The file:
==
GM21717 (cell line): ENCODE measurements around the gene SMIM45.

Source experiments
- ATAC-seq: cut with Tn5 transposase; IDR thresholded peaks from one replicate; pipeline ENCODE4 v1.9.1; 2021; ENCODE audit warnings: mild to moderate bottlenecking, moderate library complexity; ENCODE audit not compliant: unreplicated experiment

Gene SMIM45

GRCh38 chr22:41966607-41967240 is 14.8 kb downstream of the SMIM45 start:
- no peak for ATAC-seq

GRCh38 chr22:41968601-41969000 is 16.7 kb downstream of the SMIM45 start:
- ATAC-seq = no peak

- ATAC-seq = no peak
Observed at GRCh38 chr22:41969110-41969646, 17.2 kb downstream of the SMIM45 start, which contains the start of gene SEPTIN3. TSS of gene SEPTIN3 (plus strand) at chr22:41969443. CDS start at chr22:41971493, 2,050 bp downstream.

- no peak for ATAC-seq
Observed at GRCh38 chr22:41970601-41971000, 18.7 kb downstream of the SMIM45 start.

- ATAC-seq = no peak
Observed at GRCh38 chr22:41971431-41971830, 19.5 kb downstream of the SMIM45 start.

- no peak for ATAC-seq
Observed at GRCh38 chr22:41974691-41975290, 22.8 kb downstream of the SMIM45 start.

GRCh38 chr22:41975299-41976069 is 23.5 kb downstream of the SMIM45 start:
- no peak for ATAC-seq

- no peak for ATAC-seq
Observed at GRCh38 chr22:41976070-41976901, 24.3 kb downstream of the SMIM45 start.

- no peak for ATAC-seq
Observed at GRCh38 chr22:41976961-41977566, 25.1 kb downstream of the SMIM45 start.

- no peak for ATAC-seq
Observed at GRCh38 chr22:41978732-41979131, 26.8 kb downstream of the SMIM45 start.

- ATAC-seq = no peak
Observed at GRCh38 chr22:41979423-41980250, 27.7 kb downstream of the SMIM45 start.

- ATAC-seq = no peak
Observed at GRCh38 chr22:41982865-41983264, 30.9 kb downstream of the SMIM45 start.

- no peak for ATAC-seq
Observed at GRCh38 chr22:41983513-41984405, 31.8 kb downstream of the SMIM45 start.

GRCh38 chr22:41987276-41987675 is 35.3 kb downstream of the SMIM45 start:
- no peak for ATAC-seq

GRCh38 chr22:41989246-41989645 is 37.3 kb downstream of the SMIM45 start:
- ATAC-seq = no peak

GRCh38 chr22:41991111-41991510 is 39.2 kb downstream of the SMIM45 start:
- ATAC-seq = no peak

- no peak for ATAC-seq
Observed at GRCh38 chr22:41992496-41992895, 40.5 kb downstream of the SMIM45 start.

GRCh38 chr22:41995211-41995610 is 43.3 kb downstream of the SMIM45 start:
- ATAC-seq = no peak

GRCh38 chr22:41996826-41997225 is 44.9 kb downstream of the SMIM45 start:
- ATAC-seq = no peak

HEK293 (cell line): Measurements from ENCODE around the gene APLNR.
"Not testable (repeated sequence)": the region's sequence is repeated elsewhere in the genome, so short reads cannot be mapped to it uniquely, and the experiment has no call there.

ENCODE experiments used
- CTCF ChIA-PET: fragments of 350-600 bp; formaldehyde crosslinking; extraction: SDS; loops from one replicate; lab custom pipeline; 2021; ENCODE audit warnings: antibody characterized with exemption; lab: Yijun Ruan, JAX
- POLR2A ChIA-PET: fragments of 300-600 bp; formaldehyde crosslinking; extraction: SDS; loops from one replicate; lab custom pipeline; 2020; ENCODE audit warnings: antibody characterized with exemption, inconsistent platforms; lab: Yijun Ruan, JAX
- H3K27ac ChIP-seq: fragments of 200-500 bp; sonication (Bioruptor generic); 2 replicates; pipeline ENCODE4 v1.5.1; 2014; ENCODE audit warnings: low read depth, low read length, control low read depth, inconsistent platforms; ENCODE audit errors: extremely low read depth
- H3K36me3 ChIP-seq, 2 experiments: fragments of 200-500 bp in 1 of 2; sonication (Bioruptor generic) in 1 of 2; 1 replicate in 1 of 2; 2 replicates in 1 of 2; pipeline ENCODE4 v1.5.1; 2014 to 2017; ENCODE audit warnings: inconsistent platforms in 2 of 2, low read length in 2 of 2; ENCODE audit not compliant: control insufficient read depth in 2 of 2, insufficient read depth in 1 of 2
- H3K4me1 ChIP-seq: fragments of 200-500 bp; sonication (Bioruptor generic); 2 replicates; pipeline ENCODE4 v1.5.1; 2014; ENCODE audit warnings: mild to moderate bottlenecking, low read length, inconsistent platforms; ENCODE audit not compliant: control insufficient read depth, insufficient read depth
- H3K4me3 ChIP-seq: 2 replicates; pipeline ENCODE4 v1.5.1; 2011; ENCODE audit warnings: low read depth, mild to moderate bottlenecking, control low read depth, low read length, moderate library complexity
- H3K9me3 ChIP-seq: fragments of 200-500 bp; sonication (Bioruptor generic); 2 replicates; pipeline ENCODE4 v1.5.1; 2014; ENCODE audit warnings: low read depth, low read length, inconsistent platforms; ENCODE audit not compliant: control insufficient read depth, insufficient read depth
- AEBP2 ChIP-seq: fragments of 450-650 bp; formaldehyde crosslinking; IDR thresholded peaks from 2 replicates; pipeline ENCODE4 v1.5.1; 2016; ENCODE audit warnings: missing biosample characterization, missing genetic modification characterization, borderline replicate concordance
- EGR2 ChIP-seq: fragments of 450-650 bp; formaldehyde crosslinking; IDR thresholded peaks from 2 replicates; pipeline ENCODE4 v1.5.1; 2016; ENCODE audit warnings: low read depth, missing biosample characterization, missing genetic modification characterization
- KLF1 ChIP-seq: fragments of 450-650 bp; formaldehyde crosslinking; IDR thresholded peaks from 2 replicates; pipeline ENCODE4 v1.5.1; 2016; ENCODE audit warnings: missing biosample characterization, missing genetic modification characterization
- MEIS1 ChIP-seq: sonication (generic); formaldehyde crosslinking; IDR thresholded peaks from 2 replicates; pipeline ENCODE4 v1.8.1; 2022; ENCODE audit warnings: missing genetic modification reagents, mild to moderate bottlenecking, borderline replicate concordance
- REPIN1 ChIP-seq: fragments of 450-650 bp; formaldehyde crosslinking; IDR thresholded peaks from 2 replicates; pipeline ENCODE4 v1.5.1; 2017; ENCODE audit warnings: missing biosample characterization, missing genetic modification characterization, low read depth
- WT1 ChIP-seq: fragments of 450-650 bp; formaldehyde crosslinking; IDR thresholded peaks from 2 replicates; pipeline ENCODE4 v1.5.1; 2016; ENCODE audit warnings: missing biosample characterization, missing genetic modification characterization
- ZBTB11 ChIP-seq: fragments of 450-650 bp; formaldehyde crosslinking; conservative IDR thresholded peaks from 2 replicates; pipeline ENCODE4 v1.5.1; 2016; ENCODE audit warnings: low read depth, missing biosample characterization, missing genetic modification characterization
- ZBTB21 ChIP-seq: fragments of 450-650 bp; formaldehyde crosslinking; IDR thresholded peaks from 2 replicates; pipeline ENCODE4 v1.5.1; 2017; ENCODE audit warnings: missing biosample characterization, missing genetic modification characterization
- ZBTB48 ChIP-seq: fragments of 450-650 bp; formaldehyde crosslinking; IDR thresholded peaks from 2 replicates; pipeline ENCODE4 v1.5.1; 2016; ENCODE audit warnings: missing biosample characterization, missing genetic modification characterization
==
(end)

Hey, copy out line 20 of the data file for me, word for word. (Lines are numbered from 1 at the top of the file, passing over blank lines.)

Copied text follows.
Observed at GRCh38 chr22:41976070-41976901, 24.3 kb downstream of the SMIM45 start.